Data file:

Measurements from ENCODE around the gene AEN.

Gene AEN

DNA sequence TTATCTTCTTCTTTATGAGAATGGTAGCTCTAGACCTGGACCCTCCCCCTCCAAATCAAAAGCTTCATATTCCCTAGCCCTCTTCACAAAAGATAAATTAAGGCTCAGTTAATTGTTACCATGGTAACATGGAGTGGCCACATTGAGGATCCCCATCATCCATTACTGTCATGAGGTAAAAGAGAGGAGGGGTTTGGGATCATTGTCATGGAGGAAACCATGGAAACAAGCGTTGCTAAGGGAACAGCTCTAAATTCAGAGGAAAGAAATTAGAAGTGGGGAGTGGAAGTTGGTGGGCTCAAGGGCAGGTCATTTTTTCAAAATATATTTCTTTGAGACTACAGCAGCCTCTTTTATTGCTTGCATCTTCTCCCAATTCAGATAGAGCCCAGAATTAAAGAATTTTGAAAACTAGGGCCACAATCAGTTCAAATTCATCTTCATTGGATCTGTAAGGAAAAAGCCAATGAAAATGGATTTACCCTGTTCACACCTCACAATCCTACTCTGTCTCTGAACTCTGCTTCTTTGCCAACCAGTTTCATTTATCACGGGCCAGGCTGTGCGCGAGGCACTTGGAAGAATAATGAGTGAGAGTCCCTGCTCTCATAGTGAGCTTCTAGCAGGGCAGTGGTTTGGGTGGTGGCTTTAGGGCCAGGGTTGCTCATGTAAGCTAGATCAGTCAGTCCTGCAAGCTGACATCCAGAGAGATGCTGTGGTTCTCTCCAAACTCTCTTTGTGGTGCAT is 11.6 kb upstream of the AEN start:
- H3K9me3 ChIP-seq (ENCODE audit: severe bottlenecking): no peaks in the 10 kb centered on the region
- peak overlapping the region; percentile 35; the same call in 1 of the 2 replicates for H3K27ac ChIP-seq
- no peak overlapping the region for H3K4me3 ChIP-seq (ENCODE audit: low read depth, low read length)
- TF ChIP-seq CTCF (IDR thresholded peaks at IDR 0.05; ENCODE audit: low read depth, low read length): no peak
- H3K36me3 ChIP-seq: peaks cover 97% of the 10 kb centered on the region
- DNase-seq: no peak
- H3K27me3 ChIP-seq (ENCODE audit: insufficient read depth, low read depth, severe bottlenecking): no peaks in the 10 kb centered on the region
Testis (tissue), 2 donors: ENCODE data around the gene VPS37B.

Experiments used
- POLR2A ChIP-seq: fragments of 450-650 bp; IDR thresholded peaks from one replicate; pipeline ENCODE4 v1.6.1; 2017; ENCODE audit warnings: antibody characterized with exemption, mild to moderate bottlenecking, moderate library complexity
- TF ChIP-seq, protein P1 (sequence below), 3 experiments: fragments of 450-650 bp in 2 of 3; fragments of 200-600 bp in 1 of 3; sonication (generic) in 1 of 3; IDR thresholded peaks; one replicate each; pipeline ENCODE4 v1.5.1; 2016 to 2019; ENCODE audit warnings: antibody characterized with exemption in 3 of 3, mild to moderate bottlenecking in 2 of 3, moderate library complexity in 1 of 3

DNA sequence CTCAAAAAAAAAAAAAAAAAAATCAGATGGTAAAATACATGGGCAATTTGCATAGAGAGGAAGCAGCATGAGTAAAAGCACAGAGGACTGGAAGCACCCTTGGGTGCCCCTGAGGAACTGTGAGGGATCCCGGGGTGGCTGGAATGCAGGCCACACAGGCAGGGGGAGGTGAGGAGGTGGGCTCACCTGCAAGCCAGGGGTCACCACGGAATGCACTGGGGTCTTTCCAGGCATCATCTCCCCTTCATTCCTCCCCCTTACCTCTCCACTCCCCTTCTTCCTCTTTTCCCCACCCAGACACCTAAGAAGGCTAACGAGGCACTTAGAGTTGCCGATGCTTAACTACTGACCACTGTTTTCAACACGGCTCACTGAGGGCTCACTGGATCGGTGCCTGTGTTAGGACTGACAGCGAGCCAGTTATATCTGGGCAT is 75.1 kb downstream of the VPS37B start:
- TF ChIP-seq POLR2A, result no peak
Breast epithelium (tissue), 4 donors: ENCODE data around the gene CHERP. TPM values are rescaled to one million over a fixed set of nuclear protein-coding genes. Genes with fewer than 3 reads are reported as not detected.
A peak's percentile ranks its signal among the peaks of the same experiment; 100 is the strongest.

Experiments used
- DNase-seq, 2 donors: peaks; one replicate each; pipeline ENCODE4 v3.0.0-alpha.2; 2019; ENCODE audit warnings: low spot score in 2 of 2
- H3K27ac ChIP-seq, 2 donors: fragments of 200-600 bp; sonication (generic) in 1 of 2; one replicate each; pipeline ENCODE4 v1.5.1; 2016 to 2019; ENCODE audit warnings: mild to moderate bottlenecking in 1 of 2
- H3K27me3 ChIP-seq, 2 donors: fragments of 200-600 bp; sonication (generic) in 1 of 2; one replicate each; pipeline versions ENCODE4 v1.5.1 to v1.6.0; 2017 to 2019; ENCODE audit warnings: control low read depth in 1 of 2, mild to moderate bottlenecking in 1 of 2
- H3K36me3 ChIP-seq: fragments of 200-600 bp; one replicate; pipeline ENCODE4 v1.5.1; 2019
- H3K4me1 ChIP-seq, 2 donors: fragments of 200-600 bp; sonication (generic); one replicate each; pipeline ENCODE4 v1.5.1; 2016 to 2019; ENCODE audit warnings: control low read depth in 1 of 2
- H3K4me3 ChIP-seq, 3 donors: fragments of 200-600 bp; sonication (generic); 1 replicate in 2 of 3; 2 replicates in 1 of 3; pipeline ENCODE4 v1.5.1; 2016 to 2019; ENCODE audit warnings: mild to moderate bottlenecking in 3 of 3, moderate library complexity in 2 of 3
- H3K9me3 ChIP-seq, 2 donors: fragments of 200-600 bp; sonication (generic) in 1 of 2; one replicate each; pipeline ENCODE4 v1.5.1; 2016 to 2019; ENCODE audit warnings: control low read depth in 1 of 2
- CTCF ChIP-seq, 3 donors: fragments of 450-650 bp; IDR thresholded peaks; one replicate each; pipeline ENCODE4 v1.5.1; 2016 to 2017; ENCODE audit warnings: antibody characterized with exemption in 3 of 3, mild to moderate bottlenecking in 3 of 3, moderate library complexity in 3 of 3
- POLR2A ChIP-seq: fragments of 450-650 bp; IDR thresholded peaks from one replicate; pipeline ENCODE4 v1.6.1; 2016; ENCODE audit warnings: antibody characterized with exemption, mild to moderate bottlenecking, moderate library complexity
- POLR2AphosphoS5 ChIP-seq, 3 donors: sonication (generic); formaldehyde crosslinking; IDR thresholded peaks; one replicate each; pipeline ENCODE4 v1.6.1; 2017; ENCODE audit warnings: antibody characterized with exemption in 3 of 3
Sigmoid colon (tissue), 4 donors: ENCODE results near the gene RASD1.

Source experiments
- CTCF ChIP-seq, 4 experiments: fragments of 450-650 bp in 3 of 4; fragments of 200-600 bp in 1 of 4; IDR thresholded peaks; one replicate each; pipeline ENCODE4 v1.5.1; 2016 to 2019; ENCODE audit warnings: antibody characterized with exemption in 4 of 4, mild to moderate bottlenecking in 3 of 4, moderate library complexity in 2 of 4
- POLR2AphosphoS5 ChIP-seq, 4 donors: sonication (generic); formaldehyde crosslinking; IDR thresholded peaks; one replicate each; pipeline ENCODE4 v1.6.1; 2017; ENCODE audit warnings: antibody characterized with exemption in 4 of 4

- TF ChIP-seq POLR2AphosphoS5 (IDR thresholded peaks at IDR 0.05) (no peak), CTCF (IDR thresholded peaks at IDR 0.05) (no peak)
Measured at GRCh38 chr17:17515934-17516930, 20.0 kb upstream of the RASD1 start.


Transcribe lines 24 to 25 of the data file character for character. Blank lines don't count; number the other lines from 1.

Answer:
- H3K4me1 ChIP-seq, 2 donors: fragments of 200-600 bp; sonication (generic); one replicate each; pipeline ENCODE4 v1.5.1; 2016 to 2019; ENCODE audit warnings: control low read depth in 1 of 2
- H3K4me3 ChIP-seq, 3 donors: fragments of 200-600 bp; sonication (generic); 1 replicate in 2 of 3; 2 replicates in 1 of 3; pipeline ENCODE4 v1.5.1; 2016 to 2019; ENCODE audit warnings: mild to moderate bottlenecking in 3 of 3, moderate library complexity in 2 of 3